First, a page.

There was a time when I needed my work--and hid it from others--the way my alcoholic father needed and hid his bourbon. And just as I once tried to control my father's drinking by pouring out his booze and refilling the bottle with vinegar, the people who loved me sulked, pleaded and tore their hair out trying to keep me from working all the time. Every summertime, for instance, just before we left on vacation, my life partner, Jamey, would search my bags and confiscate any work I planned to smuggle into our rented beach house on the South Carolina shore. But however thoroughly he searched, he would always miss the tightly folded papers covered with work notes that I had stuffed into the pockets of my jeans.
Later, when Jamey and our close friends invited me to stroll on the beach, I'd say I was tired and wanted to nap. While they were off swimming and playing in the surf--which I considered a big waste of time--I secretly worked in the empty house, bent over a lap desk fashioned from a board. At the sound of their returning footsteps, I'd stuff my papers back into my jeans, hide the board and stretch out on the bed, pretending to be asleep.
I saw nothing strange about my behavior; it's only in hindsight that I say that I was a workaholic. By this, I mean something quite different from saying I worked hard. I mean that I used work to defend myself against unwelcome emotional states--to modulate anxiety, sadness and frustration, the way a pothead uses dope and an alcoholic uses booze.
Since childhood, work had been my sanctuary--my source of stability, self-worth and meaning, and my protection against the uncertainties of human relationships. In elementary school, the subject I hated the most was recess. When a teacher forgot to assign homework over Christmas vacation, I was the one who raised his hand to remind her. In high school, I wrote, directed and produced the church Christmas play, also designing and building the sets and acting the lead role of Joseph. Doing everything for the play gave me a sense of control and mastery missing from my chaotic family home, where furniture-breaking fights between my mother and my father were a regular occurrence.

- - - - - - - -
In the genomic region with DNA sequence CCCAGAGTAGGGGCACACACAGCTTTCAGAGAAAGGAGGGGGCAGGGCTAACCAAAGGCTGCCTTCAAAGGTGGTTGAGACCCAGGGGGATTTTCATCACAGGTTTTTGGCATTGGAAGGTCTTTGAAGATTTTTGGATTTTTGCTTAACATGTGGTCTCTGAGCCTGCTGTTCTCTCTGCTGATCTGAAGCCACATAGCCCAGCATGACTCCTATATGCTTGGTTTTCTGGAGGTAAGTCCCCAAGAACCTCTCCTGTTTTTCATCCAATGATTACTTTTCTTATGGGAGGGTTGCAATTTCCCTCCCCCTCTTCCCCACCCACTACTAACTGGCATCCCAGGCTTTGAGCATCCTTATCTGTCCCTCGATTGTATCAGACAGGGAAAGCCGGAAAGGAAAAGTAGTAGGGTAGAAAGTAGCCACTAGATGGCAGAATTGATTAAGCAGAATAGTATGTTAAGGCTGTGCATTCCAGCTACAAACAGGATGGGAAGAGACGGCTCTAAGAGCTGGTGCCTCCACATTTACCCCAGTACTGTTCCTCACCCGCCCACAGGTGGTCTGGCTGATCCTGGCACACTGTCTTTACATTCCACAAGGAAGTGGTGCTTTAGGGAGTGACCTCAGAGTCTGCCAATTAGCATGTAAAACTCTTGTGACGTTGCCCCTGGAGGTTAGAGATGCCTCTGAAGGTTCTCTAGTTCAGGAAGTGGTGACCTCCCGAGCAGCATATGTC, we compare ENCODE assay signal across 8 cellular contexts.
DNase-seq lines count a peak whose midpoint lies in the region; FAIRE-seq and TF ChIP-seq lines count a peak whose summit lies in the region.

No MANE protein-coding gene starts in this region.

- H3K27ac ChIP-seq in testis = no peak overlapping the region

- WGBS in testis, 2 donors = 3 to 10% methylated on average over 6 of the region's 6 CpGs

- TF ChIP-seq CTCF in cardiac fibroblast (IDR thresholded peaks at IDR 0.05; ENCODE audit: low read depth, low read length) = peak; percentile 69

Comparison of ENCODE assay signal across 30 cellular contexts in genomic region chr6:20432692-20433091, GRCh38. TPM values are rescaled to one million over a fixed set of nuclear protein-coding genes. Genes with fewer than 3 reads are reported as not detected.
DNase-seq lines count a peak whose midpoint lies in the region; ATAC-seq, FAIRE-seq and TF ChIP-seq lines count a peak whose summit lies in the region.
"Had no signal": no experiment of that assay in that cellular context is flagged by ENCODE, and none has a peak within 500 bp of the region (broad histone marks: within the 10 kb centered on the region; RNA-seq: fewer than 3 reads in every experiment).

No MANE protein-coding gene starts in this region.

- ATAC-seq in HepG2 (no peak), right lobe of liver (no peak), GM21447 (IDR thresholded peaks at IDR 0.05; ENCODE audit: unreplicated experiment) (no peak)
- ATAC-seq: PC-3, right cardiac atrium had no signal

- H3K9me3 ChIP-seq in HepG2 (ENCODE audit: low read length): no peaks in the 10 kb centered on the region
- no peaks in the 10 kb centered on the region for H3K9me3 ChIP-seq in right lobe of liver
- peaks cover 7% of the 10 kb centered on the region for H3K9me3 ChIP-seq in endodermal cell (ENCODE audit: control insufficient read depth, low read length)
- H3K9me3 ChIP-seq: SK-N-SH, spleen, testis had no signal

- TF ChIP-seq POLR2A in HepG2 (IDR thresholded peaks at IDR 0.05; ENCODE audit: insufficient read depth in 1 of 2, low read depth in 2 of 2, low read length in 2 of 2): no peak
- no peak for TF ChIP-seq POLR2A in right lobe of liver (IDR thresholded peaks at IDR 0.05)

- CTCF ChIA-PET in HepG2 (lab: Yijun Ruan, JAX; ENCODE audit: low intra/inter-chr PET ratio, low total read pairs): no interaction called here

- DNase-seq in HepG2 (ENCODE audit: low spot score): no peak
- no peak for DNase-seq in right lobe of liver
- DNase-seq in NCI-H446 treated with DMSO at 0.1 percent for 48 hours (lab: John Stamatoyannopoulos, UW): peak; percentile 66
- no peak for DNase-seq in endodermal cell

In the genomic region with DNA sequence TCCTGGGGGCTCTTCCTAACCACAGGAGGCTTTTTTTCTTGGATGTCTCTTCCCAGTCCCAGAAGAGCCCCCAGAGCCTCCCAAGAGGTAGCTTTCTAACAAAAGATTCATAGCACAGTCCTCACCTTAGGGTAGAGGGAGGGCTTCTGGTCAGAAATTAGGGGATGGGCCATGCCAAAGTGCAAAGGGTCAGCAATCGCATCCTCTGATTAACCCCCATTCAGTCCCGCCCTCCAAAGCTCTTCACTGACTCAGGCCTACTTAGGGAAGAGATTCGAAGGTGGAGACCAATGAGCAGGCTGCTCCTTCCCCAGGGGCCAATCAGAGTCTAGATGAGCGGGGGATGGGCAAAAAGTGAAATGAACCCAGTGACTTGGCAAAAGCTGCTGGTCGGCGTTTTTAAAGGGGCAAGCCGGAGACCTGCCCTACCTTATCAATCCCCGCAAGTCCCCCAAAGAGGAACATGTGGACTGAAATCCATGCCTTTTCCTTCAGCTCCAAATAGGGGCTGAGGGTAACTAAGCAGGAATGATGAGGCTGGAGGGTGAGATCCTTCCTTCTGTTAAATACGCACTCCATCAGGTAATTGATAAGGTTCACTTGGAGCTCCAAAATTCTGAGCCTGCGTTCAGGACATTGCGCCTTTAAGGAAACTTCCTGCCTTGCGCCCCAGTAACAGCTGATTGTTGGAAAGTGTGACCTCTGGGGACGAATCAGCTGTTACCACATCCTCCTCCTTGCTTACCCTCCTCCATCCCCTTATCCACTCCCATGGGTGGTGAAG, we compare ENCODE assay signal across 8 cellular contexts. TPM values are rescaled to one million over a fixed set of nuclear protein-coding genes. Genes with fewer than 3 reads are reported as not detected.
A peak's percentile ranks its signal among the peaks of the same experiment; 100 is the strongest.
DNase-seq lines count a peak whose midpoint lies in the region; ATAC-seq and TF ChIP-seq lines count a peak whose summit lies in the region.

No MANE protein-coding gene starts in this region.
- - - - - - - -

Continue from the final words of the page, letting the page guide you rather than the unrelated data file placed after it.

As an adult, the thought of a vacation or weekend without work was terrifying to me, and I structured my life accordingly. Throughout the 1970s and early 1980s, I carried a full college teaching load and volunteered for committee assignments, while also writing books, conducting research and establishing a full clinical practice. Ignoring Jamey's frequent pleas that we "just do something together," I would work in my windowless office in our basement through evenings, weekends, Thanksgivings and Christmases. I even worked through most of the day of my father's funeral: while my mother and sisters broke bread with our old neighbors, I was in my university office 25 miles away, working on a project so insignificant that I no longer remember what it was.
In a society based on overwork, my behavior had plenty of camouflage. Flextime, 24-hour Wal-Marts and laptops have vaporized the boundaries that once kept work from engulfing the sacred hours of Shabbat, Sunday and the family dinnertime. Likewise, the modem, cell phone and pager have blurred the spatial boundaries between workplace and home: anyone can fax a memo at midnight from the kitchen table, bend over a laptop on an island in paradise or call the office via cell phone from the ski lift. But work performed in exotic environments is still work, however much we tell ourselves it's play. And when any place can be a workplace and any hour is worktime, some people will work themselves to death, just as some people will drink themselves to death in a culture in which any hour is cocktail hour.
Little in our present culture--and precious few therapists--teach workaholics when or how to say no. According to a 1998 study by the Families and Work Institute in New York, the average American worker now clocks 44 hours of work per week, an increase of 3. …